This review is based on a complimentary book I received from Author, Fred Holmes. It is an honest and voluntary review. The complimentary receipt of it in no way affected my review or rating.The Ugly Teapot: Book One: Hannah by Fred Holmes
Genres: Fantasy, young adult
Release Date: March 25, 2016
Publisher: Createspace Independent Publishing Platform
Source: Author, Fred Holmes
Purchase at: Amazon
Fourteen-year-old Hannah Bradbury loved her father so much that she worried about him constantly. After all, he was a photographer who traveled to the most dangerous places in the world.
To allay her fears, each time he came home he brought her silly gifts, each one with supposed magical powers: the Seal of Solomon, the Ring of Gyges, even Aladdin’s Lamp. It was that lamp Hannah found the most unbelievable, for it looked like an ugly teapot. Nevertheless, her father assured her it was real, and made her promise to save her three wishes for something very special.
Then . . . six months later . . . the unthinkable happened. Her father was killed while on assignment to Baghdad. And so on the day of his funeral Hannah did something she never thought she would ever do.
She took out that teapot and gave it a rub . . .
The Ugly Teapot by Fred Holmes is a timeless tale, filled with magic and adventure. More importantly, it will make you believe in the overwhelming power of love.
If you have read “Aladdin’s Wonderful Lamp” or “Ali Baba and the Forty Thieves” then you will enjoy this tale. It is not based upon those stories but rather is influenced by them and seems to beg the question “but what if it was real?” “What if the lamp survived time and what would be its purpose?” I needed to know what happened with Hannah after she rubbed the lamp which is why I decided to read a book that is in the genre of middle grade fiction, not my usual choice but sometimes you just got to go outside your comfort zone. This is an exciting tale that involves action, adventure, and a few lessons woven throughout.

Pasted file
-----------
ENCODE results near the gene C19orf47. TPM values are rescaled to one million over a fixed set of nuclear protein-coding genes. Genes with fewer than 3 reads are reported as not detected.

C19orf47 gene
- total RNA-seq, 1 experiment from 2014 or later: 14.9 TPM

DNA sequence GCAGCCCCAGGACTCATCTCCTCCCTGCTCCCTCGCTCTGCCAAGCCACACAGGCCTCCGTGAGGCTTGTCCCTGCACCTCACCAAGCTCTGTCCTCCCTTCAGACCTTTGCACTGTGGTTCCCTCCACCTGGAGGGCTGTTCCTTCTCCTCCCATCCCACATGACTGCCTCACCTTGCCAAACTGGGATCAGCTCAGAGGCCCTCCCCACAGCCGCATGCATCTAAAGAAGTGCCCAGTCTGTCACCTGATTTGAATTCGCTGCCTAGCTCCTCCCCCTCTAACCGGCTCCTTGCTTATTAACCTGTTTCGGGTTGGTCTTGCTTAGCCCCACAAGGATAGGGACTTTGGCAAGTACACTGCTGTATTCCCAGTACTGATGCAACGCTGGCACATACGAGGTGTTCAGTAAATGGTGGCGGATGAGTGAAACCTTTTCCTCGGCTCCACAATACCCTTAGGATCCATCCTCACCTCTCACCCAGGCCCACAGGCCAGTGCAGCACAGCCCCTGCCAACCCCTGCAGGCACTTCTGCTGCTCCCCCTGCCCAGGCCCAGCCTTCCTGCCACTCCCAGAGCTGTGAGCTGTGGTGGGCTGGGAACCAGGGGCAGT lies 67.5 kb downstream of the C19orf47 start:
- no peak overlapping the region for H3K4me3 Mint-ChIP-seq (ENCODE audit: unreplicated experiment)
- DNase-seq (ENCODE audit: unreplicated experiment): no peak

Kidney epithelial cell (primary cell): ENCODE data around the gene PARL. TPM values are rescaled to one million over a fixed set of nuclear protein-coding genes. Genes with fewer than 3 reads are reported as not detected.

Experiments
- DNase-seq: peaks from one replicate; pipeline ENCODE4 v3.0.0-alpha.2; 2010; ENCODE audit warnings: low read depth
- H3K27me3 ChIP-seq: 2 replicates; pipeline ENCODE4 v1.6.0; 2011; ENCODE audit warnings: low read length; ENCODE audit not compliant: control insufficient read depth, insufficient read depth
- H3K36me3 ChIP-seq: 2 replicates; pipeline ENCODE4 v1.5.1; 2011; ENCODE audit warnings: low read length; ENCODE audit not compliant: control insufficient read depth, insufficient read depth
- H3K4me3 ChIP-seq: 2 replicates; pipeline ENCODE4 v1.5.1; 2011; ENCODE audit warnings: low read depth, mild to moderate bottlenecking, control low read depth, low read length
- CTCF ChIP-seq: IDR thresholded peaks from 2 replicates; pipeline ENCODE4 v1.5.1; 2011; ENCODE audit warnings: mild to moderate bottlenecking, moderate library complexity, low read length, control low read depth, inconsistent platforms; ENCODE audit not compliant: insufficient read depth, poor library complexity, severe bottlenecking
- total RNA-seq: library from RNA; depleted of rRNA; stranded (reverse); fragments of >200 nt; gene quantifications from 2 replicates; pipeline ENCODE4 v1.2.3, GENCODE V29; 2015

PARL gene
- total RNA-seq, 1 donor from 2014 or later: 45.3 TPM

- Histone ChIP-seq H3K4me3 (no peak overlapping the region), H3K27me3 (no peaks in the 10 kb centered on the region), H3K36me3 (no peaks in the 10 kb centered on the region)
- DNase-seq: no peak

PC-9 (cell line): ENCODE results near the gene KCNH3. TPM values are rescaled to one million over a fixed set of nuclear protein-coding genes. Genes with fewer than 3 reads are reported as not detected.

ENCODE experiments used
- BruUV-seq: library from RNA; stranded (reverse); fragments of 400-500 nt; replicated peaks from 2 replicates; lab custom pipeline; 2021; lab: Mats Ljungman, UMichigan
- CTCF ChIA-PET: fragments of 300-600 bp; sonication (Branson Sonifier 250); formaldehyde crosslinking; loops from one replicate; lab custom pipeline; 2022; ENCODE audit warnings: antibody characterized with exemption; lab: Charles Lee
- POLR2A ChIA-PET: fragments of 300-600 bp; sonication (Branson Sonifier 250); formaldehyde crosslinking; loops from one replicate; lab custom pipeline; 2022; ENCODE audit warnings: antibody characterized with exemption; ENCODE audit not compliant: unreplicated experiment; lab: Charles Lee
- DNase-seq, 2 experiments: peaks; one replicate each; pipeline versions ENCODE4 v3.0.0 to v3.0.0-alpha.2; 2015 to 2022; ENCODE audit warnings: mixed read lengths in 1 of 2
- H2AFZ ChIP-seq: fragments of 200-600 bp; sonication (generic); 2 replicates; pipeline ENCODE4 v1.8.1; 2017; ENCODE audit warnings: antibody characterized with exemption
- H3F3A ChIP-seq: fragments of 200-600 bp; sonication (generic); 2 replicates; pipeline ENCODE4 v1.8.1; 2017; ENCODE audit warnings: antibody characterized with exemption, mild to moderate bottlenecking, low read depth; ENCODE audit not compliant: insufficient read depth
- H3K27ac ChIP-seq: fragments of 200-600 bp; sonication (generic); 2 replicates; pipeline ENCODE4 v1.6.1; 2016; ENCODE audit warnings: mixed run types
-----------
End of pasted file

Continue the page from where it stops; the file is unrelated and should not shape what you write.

When I began to read this story I was intrigued from the start. The storyline starts out more along the lines of fantasy and there are a few supernatural elements that I was not expecting, then it quickly turns into an adventure full of action but still continuing with the fantasy elements which just become more fantastical as the story goes on. There is a bit of horror in this book that some parents may not appreciate for their children. Without giving anything away thing there is killing in this book with fairly descriptive wording and talk of people being hunted and murdered. It is not overly done but it is something that should be noted. There are some lessons to be garnered throughout this story, in particular loss, grief, depression, and appreciation for roles that a parent plays in the life of a child.
I found that the pacing was prefect and the transition from past, present, and the fantastical were seamless. While reading you will find yourself feeling that certain parts of the story don’t quite add up but by the end it will all make sense and definitely was not what you were expecting. What was hard for me to get past is just a few points that are acceptable in juvenile fiction but unrealistic to me. They mostly involve the mother’s reaction, attitude to the entire situation and the budding romance element that was introduced between Hannah and Ahmed. Overall this is a truly unique story that at the heart of it discusses grief and how it can lead to unhealthy situations and that everything is not as it seems.
*Thank you to Fred L. Holmes for this complimentary copy of The Ugly Teapot*